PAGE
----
Eidos was dropped when Final Fantasy VIII for the PC was released.

Where are they now?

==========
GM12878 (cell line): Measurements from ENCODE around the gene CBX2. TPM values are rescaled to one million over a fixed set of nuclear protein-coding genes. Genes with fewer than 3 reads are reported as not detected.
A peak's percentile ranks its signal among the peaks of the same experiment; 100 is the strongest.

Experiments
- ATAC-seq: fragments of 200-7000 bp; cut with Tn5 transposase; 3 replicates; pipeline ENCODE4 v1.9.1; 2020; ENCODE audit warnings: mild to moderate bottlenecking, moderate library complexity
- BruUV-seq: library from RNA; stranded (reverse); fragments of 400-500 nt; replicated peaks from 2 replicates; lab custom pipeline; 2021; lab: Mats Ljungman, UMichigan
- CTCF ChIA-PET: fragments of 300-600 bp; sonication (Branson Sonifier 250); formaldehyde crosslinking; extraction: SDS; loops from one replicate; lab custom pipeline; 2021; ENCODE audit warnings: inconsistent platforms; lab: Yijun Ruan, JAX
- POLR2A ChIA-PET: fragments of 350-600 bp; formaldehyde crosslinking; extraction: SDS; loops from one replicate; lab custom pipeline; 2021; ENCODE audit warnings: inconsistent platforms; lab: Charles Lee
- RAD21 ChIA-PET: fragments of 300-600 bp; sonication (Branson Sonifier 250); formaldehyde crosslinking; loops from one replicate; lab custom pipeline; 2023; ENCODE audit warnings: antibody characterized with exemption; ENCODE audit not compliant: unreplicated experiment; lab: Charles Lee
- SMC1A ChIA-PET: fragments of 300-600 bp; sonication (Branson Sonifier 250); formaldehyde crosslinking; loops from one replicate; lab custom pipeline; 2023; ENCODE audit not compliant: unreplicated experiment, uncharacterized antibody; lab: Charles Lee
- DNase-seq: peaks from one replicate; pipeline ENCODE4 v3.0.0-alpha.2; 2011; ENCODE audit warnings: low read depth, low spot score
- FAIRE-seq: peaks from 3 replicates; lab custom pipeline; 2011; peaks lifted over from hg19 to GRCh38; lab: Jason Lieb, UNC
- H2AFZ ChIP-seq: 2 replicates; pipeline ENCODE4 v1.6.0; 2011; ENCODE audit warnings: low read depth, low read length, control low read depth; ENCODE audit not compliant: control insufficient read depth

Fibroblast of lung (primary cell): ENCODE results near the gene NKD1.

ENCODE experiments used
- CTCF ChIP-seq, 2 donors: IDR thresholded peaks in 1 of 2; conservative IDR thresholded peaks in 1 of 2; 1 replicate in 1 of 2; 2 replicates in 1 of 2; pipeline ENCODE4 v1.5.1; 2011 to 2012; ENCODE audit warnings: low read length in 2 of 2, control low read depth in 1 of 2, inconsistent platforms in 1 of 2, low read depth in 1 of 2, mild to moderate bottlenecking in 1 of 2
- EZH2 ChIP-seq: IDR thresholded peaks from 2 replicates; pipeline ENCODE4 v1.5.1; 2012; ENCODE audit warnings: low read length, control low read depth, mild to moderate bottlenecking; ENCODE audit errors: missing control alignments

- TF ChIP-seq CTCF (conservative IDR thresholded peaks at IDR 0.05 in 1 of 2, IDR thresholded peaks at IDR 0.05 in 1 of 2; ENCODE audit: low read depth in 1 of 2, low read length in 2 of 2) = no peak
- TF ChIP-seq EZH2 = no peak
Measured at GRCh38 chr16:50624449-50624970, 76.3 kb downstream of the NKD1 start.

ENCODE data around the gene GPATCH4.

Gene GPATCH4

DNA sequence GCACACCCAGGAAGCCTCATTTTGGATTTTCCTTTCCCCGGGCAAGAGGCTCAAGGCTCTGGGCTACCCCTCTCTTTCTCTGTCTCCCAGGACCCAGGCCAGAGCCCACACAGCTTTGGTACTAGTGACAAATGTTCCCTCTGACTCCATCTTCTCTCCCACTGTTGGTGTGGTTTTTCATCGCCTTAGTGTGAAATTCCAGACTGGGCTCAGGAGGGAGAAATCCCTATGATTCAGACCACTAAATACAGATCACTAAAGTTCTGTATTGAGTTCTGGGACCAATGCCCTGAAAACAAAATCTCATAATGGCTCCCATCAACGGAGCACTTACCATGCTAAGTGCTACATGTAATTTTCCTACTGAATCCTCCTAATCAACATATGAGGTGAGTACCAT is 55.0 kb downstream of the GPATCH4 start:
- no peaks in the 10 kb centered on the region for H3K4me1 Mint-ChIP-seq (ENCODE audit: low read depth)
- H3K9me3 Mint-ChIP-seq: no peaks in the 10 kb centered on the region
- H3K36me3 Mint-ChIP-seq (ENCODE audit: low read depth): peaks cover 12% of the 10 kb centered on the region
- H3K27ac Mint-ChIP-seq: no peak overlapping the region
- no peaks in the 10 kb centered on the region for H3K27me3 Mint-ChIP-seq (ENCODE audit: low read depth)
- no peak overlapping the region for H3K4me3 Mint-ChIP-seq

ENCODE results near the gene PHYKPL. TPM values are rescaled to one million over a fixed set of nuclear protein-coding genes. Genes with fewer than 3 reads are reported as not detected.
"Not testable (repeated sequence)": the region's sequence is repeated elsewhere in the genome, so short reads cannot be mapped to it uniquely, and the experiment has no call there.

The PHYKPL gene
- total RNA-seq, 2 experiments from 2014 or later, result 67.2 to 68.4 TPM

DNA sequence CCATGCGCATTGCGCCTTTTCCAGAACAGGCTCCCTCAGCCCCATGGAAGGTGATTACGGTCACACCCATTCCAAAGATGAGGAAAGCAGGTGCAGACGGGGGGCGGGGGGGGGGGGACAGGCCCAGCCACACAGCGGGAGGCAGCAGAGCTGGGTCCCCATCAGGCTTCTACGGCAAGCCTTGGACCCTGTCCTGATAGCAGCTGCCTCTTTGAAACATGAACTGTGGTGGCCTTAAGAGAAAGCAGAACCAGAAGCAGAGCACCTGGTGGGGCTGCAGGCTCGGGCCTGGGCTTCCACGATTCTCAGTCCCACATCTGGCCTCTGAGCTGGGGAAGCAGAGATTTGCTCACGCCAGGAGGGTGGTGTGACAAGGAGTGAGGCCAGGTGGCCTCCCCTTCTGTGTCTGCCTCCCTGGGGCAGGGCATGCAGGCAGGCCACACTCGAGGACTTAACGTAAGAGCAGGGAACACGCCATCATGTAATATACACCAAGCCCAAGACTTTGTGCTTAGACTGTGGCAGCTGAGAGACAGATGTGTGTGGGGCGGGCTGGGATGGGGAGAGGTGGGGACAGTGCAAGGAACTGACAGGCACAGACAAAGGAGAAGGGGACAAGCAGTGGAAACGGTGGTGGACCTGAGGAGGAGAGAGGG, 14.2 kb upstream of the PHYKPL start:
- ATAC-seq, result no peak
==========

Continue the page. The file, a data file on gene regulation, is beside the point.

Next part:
The PC port is now out of print and does not run on the Windows NT type kernels due to some farflung misallocated pointers. Many now play FF7 via PSX emulation. With this way of playing the game, graphic modes higher than 1024x768 resolution, 32-bit color, and texture filtering, can all be used. The PSX version is also stable and for the most part, bug free. The engine has continued to be built upon. It has also been used in other non-Final Fantasy games such as "Parasite Eve", which was the first to support full body textures before FF8. The PC port is still supported by a small band of users. Unofficial patches have also been released with varying degrees of success. Not bad for a little engine that could.